New labels on RVs suggest that certain models are certified green, but that can refer to a wide range of features.
I've been writing about buildings, products and houses for more than 20 years, and I've seen just about every type of greenwash you can imagine. The RV world, until recently, had escaped my notice.
But When I began RV shopping, I noticed right away that certain brands are boasting green labels, such as Viking. But stepping inside the vehicle, I could immediately smell high concentrations of glues and finishes. This is not OK. That "new" smell people talk about is almost always one that's laced with VOCs and harmful components, not something to be sought after.
Now this is not to pick on RV makers who are trying to do the right thing. It's long overdue for RV companies to look seriously at environmental issues.But they may be focusing on the wrong priorities, and the certification organizations are making it easy to do so.
If you visit the TRA site —currently the primary "green" certifier of RVs, you'll see a lot of long lists of different things they take into account when evaluating an RVs green credentials. This is where the problem starts. Like LEED an other home certification systems, manufacturers can essentially cherry pick the green features they want to tackle, and ignore others completely. Their goal is to collect a certain number of "points," and some features grab a lot more points than others.
Here's how they evaluate indoor air quality:
MANDATORY - All wood materials are CARB 2 compliant
Low VOC materials are used - 2 pts each, max 20 pts (Based on LEED for Homes standards)
Zero or minimal carpet is installed (slide outs/cab allowed) - 10 points
Non-emitting materials are used - 5 pts each, max 50 pts
Mechanical ventilation/exhaust devices - 1 pts each, max 3 pts
Natural ventilation - 2 pt each openable skylight, max 6 pts
Ductwork is off the floor (5 pts) or protected/vacuumed at final (3 pts)
Carbon monoxide detector is installed - 5 points
These are great ideas, but only one of them is "mandatory." The rest are just optional point-grabber that manufacturers can pursue or ignore.
So let's look at the CARB 2 compliance. This little-understood term refers to a standard set by the California Air Resources Board, limiting formaldehyde emissions from composite wood products
The actual limits may not mean much to you, but here they are:
Medium-density fiberboard (MDF): 0.11 PPM
Thin (<8mm) MDF: 0.13 PPM
Particle Board: 0.09 PPM
Composite Core Hardwood Plywood (HWPW-CC): 0.05 PPM
Veneer Core Hardwood Plywood (HWPW-VC): 0.05 PPM.
These limits are a best guess at what a "safe" level of formaldehyde is in the home.But you can see the problem. What do such limits mean, given the highly variable details of living inside a relatively airtight box? Do the owners of the RV run vent fans or not, and how consistently? What's the climate—formaldehyde offgasses differently varying with heat and humidity. Are there children or elderly on board? How many hours per year will the unit be occupied? There's no one-size air pollutant threshhold that will keep every RV safe.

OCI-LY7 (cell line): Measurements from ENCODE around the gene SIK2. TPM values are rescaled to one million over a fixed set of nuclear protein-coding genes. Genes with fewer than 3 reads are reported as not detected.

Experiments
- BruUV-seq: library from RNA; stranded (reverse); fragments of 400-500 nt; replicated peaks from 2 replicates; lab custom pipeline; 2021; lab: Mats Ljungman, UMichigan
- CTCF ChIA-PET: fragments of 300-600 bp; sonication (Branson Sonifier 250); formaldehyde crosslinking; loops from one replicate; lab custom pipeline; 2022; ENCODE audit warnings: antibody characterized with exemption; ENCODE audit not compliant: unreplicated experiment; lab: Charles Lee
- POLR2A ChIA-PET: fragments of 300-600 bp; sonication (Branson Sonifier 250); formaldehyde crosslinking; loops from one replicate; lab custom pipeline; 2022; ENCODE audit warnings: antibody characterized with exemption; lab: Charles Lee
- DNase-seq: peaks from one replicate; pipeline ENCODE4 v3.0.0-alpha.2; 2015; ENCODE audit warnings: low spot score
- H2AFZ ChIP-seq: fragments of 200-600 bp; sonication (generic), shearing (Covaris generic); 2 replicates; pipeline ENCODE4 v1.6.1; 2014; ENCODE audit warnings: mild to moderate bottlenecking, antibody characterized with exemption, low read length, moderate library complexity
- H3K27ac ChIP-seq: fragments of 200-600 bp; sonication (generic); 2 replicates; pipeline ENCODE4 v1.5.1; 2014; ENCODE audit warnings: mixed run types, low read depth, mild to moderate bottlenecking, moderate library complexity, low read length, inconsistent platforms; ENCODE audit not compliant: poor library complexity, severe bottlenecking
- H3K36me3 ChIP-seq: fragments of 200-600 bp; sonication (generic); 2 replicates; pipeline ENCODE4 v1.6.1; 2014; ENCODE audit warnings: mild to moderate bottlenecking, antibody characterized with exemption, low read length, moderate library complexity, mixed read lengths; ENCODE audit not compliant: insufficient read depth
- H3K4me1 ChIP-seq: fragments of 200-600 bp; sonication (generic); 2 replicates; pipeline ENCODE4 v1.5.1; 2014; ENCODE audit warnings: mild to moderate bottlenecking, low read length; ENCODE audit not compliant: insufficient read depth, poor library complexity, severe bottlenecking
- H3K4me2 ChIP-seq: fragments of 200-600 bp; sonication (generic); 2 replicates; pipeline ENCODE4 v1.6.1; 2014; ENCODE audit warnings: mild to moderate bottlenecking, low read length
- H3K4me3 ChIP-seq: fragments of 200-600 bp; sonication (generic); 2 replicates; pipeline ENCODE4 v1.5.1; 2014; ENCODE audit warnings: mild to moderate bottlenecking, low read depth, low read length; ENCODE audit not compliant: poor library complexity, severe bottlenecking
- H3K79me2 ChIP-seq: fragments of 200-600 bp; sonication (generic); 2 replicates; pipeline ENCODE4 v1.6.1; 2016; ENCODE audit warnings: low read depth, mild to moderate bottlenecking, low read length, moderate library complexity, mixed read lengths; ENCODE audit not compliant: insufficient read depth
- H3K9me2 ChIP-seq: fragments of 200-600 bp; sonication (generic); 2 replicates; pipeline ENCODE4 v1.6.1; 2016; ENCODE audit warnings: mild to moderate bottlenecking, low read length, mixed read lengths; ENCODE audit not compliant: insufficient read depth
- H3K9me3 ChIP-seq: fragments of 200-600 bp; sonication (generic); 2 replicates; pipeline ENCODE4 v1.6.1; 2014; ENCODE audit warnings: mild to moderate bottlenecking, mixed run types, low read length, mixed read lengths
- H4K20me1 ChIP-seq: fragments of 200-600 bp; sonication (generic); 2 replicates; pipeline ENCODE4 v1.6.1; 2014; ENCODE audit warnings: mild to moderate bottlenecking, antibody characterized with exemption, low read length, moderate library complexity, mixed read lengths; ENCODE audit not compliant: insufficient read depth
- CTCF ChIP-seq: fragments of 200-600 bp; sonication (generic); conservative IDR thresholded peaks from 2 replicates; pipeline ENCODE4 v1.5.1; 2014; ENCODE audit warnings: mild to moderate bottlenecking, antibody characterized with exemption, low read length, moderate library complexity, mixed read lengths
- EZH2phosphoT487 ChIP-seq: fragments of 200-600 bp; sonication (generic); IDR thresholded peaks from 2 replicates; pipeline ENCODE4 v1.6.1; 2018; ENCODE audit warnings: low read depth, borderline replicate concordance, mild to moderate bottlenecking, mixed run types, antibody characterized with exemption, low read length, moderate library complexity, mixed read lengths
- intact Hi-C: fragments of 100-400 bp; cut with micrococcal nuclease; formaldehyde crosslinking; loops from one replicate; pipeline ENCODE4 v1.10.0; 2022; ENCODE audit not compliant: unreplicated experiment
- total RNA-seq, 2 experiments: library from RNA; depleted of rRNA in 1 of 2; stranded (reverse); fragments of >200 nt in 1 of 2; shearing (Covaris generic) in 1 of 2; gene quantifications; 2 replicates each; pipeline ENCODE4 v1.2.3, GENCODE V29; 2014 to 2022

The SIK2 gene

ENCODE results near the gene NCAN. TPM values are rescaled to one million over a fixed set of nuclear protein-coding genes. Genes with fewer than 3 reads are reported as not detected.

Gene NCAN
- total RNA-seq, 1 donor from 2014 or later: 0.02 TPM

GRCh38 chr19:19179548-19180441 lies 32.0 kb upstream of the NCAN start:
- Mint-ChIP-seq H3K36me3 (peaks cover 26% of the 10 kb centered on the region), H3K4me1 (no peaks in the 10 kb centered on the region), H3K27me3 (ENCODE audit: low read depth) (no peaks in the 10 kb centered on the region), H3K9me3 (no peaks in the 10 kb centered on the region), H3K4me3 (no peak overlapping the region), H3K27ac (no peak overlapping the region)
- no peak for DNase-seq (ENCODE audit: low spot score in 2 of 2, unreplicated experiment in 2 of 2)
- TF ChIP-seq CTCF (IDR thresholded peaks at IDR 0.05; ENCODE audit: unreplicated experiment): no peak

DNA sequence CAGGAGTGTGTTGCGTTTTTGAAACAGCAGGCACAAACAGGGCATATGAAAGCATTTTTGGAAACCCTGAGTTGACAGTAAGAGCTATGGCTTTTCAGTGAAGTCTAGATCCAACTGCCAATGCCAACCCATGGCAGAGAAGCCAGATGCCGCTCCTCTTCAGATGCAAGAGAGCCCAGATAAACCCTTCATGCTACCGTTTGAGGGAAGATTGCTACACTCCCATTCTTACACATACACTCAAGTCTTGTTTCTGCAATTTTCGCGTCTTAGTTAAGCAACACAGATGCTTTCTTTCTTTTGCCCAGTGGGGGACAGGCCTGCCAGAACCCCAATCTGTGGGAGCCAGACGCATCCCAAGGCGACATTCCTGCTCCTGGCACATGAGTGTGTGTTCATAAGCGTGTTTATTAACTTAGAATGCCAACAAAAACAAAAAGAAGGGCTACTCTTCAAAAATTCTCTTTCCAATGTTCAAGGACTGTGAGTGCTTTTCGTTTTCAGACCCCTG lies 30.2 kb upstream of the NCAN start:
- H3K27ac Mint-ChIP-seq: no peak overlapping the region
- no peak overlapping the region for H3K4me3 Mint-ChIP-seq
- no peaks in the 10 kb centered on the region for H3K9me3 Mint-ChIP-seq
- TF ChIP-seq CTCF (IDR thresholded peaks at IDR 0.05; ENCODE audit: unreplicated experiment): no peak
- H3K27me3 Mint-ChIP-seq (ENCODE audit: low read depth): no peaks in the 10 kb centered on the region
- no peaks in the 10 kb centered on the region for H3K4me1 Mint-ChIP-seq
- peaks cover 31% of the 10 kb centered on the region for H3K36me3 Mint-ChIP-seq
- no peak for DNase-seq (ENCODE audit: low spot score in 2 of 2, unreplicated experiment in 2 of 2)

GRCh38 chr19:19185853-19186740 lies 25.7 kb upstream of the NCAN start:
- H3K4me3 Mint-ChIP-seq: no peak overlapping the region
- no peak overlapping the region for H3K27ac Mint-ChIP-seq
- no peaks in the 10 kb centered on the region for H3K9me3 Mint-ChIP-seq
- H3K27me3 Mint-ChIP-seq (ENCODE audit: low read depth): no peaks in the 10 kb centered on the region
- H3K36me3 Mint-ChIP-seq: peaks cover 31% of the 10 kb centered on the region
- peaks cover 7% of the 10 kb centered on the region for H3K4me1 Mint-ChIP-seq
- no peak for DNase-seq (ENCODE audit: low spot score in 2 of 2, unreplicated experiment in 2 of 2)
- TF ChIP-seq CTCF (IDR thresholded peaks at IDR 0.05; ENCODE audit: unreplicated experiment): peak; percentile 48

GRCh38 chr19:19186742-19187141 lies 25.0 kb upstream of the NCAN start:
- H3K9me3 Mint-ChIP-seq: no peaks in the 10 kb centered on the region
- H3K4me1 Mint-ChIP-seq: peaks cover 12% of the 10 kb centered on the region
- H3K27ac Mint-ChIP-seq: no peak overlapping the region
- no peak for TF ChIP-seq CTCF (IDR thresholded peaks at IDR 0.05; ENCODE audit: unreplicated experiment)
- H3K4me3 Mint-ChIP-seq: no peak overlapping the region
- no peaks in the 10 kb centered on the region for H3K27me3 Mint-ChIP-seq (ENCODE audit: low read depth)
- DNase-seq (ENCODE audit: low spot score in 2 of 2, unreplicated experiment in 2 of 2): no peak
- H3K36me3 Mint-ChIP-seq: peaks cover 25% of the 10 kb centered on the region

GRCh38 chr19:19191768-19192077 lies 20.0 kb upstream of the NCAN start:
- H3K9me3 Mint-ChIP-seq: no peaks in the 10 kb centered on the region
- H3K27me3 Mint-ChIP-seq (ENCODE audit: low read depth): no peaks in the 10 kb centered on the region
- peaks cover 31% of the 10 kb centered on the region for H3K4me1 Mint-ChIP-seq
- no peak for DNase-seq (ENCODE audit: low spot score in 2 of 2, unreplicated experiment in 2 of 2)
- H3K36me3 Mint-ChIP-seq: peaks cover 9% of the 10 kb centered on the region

The bottom line is that any product that allows SOME formaldehyde into your RV living space is merely a "good enough" solution—not an actual ban on toxic materials. As I have written about paints and solvents for homes, "low-VOC" is not an acceptable threshold for building products. The right answer is NO VOCS in places where people live and RVs are a super-concentrated living space.
The technology of zero tolerance for formaldehyde here, but the real reason standars such as CARB2 exist is not to protect consumers. It's to protect the right of composite wood factories to keep using toxic glues and resins that cost them less than less toxic options—or spending more on R&D.
Adding insult to injury, the certifying agencies have created a sliding scale, so companies can brag about hitting the "bronze" green certification. Put in the perspective of continuing to sell RVs that make people sick, that's like a wife beater bragging that he no longer hits his wife every day. He's down to just 5 days a week!
RVs are at a disadvantage compared to houses, when it comes to indoor air quality. They're small, highly contained spaces. A house with a few offgassing cabinets might have a less noticeable effect on residents, simply because of the volume of space and ability of toxins to find their way out of living areas (dispersal). Homes also must meet various air change minimums per hour that don't apply to RVs.
The EPA calls out RVs SPECIFICALLY in their new rules about formaldehyde limits. They require that wood composites be made with LESS TOXIC types of formaldehyde resins and glues. Again, since when is less toxic good enough?
It's time for RV makers to get real about indoor air pollution—and for certifying organizations to BEGIN green certification with indoor air quality, instead of just treating it like one item on the buffet. Saving trees and using less water and recycled aluminum all matter, yes. But really clearing the air ins RVs needs to be priority number one. GB
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